Blinkies: Fake Blind Street Beggars
Archie will often be found, sometimes playing the accordion, on New York’s Fifth Avenue, which is his normal beat, but not every day. In a few weeks, he may move on to other areas of the city on a kind of rotation, only to return eventually.
He just needs to build up enough of a stake to cover his gambling needs, then he is off to Belmont Park, Aqueduct or Saratoga to bet on the horses.
He is well-known at the racetrack, and other knowing punters will approach him asking, “See any good things?” as he carefully studies the form guide. There is humour behind the question, as he just so happens to be a “blinkie,” a beggar who feigns blindness, to get his hat or coin cup to overflow with the fruits of people’s generosity.
He fakes his blindness by sticking down his eyelids with collodion glue, which had long been used as a protective coating over photographic film, but more recently for adhering EEG electrodes to the head. After a hard day begging on the street, Archie will step into a secluded alley, pull out a small bottle of of alcohol or acetone (nail polish remover) and a cotton swab, and wipe the collodion from his eyelids.
A non-handicapped person who pretends to be one just to rely on begging has ignorantly allowed poverty to monopolise his destiny.
— Elijah Onyemmeri
One study found that around 55% of all street beggars fake their ailments, and the figures for blind beggars (blinkies) are much higher still. The Lighthouse Guild is an organization that aids the blind. They once released a statement that New York is such a soft touch for blinkies that many of them commute from places like New Jersey and Pennsylvania, then return home with bulging pockets.
One of New York’s most famous blinkies was “Blind Charley,” who for years parked himself outside Macy’s department store. He held a sign saying, “I AM BLIND. PLEASE HELP ME!”
Charley was so successful with his ruse that he managed to purchase four apartment houses.
Unfortunately, Charlie's fakery eventually caught up with him, and he did eventually go blind. Whether this was from the long-term use of collodion, or at other times keeping his eyes open wide and unblinking towards the sun is open to conjecture.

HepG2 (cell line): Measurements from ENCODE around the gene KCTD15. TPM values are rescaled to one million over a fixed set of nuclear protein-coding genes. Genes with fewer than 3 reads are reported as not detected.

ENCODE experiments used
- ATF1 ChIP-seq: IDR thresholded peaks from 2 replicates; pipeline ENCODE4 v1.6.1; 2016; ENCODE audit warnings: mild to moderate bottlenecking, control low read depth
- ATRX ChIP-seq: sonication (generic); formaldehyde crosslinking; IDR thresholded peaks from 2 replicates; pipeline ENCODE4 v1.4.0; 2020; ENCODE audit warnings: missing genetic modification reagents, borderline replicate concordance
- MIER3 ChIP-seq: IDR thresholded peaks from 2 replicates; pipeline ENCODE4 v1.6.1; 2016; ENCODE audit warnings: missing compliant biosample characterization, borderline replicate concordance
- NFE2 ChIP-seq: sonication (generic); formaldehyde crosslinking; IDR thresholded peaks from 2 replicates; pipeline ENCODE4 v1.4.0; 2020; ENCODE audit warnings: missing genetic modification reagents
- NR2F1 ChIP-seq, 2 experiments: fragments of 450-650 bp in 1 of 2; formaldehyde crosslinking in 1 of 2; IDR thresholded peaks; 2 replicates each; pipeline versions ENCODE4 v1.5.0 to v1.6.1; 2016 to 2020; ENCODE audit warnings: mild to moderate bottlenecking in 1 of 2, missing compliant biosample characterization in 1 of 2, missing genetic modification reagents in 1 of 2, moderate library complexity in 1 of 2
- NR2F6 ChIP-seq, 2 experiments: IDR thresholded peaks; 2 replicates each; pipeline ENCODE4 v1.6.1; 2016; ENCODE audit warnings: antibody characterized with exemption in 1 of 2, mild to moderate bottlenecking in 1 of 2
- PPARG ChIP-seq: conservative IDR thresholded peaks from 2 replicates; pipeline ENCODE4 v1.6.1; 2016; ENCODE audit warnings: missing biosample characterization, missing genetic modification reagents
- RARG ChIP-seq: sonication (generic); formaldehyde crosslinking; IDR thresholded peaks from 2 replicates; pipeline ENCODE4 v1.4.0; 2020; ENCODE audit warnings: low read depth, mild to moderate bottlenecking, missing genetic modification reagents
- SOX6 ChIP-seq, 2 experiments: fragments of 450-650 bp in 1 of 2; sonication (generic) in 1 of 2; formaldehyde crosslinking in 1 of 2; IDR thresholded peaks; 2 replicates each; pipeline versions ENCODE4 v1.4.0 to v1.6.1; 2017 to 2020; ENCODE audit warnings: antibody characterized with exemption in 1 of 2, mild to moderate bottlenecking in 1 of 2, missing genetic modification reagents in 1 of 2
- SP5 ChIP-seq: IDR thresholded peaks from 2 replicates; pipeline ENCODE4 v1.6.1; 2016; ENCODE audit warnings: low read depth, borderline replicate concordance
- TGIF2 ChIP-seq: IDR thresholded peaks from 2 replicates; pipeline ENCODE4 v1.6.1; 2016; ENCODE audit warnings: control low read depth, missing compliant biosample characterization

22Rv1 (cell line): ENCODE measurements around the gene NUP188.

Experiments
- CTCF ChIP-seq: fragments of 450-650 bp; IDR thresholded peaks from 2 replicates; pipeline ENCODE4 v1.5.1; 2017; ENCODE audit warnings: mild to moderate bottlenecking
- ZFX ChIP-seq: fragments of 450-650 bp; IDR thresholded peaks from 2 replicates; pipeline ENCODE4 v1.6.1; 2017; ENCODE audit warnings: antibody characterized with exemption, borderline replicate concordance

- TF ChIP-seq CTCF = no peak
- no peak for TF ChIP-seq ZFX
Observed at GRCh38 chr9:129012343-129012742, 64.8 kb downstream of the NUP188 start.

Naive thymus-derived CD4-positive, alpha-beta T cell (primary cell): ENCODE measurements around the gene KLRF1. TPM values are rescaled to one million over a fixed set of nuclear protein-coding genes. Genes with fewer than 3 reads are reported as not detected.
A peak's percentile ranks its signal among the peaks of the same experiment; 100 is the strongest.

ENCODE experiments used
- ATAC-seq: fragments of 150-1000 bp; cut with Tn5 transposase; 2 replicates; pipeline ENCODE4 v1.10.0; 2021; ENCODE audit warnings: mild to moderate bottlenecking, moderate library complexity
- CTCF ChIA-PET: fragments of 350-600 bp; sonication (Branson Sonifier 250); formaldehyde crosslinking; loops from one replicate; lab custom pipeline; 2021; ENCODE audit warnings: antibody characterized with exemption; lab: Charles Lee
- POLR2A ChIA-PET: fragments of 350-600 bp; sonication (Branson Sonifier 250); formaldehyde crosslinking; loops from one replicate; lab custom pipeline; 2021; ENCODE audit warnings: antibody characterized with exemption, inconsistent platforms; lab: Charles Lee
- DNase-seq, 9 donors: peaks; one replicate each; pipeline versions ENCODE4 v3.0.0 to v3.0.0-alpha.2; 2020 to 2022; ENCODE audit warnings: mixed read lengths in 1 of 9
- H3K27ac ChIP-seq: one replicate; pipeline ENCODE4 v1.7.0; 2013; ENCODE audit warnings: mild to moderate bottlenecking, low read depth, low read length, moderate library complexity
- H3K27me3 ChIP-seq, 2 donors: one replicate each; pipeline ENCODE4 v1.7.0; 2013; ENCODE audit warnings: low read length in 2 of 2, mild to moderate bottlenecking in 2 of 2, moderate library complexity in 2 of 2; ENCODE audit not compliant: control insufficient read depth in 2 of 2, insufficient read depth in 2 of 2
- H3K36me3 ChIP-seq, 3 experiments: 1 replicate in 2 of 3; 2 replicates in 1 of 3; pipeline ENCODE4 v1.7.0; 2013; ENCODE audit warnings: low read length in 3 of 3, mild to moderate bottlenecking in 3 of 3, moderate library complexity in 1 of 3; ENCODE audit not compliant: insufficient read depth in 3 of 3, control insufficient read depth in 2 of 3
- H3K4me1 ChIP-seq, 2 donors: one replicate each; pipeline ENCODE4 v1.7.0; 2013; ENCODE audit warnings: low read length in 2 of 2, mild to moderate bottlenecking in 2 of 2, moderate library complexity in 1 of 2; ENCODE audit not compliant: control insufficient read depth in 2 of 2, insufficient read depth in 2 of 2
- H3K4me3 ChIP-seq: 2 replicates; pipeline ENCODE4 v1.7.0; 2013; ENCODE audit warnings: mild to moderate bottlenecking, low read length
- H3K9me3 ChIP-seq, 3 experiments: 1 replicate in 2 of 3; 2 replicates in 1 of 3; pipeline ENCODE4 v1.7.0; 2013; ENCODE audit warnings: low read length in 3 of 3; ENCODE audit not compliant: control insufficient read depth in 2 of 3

However, Charlie retired from his street begging soon after, explaining to a familiar police officer: “You can’t expect me to go on working in this disabled condition, can you?”
A detective who had a lot of experience on the Mendicant Squad says that slightly more than half the beggars who appear blind or crippled are frauds. He knew of one blinkie who tapped his way around Times Square for years, doing pretty well at begging until he took to supplementing his income by picking pockets at night. When he was caught at a bar at it in a bar at Seventh Avenue near Forty-seventh Street, he explained that, being blind, he thought his fingers were in his own pocket.
— Meyer Berger, 1983
Beggar, Mendicant, Panhandler?
There are a number of terms synonymous with begging. You may wonder if there's a difference, but there is a fine line that separates them.
- Beggar means a person who begs.
- Mendicant means a pauper who lives by begging.
- A panhandler is someone who asks people for money in a public place. The term is fairly derogatory, but it's commonly used for those who mainly support themselves this way.
- Hoaxes and Scams - A Compendium of Deceptions, Ruses and Swindles by Carl Sifakis - page 32
- New York - The Big Apple Quote Book by Bob Blaisdell - page 125
This content is accurate and true to the best of the author’s knowledge and is not meant to substitute for formal and individualized advice from a qualified professional.
© 2023 John Hansen